Ondo State All Progressives Congress (APC) governorship aspirant Akinyinka Akinnola spoke with reporters in Lagos on his plans for the state and other partisan issues; Excerpts:
You are from Ondo central senatorial district like Governor Olusegun Mimiko. Will that not affect your chance at the primary?
I expected some kickbacks from some quarters with regards to my coming from the central senatorial district but I was encouraged by the party’s open declaration that there would be no zoning. Overwhelmingly, people are more interested in what aspirants have to offer and their ability to administer the state in such a way as to bring the desired change to their lives. This is reflected in the support I have received and our organizational spread across all local governments in the state. The reality is that from llaje in the south to Akure in central and Akoko in the north, we are all plagued by the same issues of poverty, unemployment, poor infrastructure and a general insecurity. People are looking for a problem solver with experience and vigour. They are looking for a departure from the past.
You are professional and businessmen. How would you contend with politicians who many believe are more experienced in political brinksmanship?
The game has changed. The terrain is different now. There is no secrecy as to who the delegates for the primaries are and all aspirants have had an opportunity to visit and engage delegates in all the local governments. Political brinkmanship is of little value here as the people are generally tired of this also. If the primaries in Edo are a standard for what is to come in Ondo, the secret ballot system of voting also reduces the issues of intimidation. The citizens of Ondo are also very enlightened, they see and hear what is happening in other progressive states where people with professional and business experience have taken the helm and brought their skills to bear on good governance. Everyone is clear that the issue now is one about governance and not politics for the sake of it without adding value to people’s lives.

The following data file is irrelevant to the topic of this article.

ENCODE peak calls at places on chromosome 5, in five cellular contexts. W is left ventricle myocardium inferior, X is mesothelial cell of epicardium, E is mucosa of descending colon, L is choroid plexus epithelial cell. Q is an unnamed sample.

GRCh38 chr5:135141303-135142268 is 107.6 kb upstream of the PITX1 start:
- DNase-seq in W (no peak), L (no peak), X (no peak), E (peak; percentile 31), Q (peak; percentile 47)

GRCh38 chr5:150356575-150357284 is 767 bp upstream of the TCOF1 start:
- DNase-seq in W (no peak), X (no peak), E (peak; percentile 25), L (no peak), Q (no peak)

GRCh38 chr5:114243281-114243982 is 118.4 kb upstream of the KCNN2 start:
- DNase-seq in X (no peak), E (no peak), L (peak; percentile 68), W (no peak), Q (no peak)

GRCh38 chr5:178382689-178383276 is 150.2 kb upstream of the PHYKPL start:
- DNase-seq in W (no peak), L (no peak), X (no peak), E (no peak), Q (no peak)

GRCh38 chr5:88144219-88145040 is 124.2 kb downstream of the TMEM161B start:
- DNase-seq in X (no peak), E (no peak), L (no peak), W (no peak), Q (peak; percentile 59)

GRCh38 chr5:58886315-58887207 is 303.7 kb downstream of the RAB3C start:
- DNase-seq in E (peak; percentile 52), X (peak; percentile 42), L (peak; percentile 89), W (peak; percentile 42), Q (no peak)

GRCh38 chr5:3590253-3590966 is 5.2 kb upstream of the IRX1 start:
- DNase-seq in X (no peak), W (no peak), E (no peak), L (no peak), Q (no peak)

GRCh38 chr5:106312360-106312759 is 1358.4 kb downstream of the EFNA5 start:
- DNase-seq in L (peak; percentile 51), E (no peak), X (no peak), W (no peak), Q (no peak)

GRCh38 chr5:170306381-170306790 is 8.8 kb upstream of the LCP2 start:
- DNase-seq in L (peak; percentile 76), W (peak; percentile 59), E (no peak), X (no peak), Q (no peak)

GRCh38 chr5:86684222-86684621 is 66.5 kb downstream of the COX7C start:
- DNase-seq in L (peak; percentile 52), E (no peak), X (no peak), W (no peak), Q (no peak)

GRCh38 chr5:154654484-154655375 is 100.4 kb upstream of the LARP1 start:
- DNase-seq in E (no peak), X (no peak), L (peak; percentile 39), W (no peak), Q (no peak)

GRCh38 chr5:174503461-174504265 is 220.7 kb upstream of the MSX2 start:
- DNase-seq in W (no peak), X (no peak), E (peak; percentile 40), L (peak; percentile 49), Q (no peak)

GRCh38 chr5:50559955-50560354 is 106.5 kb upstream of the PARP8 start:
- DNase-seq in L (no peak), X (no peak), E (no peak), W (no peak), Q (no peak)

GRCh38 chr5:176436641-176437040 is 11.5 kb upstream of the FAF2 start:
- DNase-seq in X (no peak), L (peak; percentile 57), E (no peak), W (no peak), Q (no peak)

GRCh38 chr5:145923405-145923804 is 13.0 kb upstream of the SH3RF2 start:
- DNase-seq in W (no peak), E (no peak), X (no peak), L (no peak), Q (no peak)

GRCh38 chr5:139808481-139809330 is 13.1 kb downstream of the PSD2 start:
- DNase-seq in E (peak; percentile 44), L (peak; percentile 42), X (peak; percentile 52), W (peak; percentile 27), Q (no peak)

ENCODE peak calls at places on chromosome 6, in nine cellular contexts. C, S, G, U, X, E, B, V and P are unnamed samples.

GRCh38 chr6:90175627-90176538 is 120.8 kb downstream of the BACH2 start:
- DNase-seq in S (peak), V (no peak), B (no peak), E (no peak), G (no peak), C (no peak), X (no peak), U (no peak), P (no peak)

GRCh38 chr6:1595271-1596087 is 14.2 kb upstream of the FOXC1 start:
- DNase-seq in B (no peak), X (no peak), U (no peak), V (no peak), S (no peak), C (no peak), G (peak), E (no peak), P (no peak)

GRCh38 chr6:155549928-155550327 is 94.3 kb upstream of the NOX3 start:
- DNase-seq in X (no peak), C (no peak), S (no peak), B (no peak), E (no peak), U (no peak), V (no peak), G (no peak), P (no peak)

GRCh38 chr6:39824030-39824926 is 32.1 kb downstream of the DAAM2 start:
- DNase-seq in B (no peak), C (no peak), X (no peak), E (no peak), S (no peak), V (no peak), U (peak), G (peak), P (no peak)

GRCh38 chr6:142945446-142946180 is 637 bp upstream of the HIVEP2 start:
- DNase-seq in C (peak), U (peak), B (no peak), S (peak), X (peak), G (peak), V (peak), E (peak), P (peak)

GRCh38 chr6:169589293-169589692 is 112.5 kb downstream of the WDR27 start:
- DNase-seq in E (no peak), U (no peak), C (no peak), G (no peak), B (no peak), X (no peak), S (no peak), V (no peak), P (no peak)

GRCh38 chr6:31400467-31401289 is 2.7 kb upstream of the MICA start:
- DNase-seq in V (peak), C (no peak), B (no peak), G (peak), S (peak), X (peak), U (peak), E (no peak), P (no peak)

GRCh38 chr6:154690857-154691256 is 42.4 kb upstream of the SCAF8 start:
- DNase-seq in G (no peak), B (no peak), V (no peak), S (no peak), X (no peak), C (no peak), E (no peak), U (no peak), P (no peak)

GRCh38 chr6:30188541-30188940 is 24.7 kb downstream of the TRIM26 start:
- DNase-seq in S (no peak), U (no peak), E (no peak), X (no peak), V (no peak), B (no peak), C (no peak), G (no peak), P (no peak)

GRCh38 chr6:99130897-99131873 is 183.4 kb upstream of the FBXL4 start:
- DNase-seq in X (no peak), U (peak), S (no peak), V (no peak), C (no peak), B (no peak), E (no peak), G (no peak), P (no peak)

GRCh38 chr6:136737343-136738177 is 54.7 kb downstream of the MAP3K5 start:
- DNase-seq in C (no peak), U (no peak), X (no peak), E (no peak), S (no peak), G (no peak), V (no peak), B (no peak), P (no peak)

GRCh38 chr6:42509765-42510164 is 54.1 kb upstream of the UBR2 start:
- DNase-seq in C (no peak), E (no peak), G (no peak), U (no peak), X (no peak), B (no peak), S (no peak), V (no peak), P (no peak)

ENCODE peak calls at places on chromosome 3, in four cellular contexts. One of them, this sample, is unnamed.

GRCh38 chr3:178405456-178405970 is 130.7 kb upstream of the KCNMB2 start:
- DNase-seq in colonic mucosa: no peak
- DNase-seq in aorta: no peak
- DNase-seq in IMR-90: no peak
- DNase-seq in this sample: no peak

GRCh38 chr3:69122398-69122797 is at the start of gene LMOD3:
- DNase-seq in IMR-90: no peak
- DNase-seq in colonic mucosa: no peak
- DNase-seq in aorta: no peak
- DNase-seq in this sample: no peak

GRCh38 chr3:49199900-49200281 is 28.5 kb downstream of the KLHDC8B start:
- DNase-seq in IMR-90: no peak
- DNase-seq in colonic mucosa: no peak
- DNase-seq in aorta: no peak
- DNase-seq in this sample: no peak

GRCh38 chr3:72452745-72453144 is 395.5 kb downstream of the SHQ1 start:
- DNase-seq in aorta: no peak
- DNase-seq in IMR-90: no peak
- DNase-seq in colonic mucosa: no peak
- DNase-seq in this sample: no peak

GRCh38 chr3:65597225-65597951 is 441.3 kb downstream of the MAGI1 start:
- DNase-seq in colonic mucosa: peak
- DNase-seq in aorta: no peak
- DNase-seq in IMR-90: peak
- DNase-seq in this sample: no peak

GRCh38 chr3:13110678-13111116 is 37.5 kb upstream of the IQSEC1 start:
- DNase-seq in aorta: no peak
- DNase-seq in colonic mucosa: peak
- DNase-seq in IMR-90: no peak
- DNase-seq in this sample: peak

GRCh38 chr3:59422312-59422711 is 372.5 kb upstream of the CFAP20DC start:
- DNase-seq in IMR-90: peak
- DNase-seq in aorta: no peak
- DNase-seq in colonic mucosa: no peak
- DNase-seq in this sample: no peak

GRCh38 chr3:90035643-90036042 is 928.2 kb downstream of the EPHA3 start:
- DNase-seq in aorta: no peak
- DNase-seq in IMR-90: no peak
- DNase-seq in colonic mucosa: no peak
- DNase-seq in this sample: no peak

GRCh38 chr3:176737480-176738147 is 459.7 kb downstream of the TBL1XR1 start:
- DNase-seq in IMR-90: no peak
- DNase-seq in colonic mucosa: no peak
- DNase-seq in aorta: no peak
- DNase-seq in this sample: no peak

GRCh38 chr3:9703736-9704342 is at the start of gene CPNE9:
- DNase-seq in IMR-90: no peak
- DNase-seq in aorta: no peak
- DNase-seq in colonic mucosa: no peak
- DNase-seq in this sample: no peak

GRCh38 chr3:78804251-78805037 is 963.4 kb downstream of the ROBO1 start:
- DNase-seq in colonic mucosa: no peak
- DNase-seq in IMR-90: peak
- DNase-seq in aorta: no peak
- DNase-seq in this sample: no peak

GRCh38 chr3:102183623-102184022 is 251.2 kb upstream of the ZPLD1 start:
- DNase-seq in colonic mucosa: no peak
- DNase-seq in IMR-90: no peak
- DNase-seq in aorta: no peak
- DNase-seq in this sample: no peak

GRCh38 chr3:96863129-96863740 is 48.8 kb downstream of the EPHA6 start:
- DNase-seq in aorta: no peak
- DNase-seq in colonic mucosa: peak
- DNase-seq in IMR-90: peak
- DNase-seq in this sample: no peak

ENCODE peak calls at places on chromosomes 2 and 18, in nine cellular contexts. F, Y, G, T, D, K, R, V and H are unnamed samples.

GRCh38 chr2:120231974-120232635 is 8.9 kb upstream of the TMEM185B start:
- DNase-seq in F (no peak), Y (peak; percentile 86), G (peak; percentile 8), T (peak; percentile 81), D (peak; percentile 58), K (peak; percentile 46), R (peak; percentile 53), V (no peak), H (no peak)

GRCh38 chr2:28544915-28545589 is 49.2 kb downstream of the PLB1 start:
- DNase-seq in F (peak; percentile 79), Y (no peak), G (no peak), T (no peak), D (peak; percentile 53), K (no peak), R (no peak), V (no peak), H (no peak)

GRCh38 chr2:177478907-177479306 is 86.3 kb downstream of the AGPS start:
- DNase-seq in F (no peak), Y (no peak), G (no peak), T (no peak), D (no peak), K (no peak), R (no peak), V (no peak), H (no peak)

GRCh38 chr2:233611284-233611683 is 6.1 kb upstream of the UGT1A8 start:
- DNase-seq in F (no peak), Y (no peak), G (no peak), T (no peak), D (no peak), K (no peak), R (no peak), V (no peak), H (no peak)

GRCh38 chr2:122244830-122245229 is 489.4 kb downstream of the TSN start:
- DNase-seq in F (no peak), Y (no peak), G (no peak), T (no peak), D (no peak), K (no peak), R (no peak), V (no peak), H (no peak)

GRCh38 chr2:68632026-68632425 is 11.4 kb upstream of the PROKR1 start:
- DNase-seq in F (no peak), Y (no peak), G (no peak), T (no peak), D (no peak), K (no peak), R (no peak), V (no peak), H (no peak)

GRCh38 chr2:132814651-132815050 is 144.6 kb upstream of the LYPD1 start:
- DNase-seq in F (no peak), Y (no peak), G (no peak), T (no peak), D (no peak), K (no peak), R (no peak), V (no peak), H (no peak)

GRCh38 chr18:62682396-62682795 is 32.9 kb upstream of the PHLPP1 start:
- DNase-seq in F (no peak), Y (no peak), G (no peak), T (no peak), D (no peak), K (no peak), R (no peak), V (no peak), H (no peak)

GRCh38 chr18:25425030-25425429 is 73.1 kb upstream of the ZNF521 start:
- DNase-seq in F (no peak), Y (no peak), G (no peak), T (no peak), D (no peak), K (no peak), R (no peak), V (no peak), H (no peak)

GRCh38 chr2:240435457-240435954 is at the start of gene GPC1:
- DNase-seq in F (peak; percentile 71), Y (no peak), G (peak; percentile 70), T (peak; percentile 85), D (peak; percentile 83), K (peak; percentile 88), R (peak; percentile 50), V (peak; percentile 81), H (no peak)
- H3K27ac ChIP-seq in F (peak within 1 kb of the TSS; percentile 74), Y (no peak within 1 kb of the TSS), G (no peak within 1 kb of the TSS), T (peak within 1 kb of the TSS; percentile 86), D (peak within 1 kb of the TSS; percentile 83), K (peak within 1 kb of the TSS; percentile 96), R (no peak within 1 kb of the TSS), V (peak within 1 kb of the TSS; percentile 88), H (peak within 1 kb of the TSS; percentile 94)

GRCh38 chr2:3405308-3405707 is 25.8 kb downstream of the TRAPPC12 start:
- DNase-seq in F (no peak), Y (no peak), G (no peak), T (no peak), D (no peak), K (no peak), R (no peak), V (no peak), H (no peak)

There are fears and agitations in the state about the possibility of imposition of a candidate by the APC leadership in the state. What is your view on this?
I tend not to bother too much about such issues and focus on my objective. I am fairly confident that there will be no imposition, but different leaders may have a preference for certain candidates. This is their prerogative. That is not the same as an imposition. It is now up to the delegates to make their choice. Aspirants waiting to be anointed or who are positioning themselves without putting in the hard work will be very disappointed. There are just under 3000 delegates and as we speak now still over 20 aspirants in contention. It’s going to be very interesting.
What are you bringing to the table as an aspirant?
I have brought youth and vigour, and reawakened the concept of inspirational leadership. I also constantly preach the message that this is a competition and not a war and thus, promote peace, especially amongst our youth. I come to the table with 32 years of experience in engineering, manufacturing, infrastructure development and general commercial activity and management. I represent a new breed of leaders who understand that it’s about service and not rulership, willing to demystify the office by dropping the pomp and pageantry and addressing the running of government with a businesslike purposeful and result-oriented approach.
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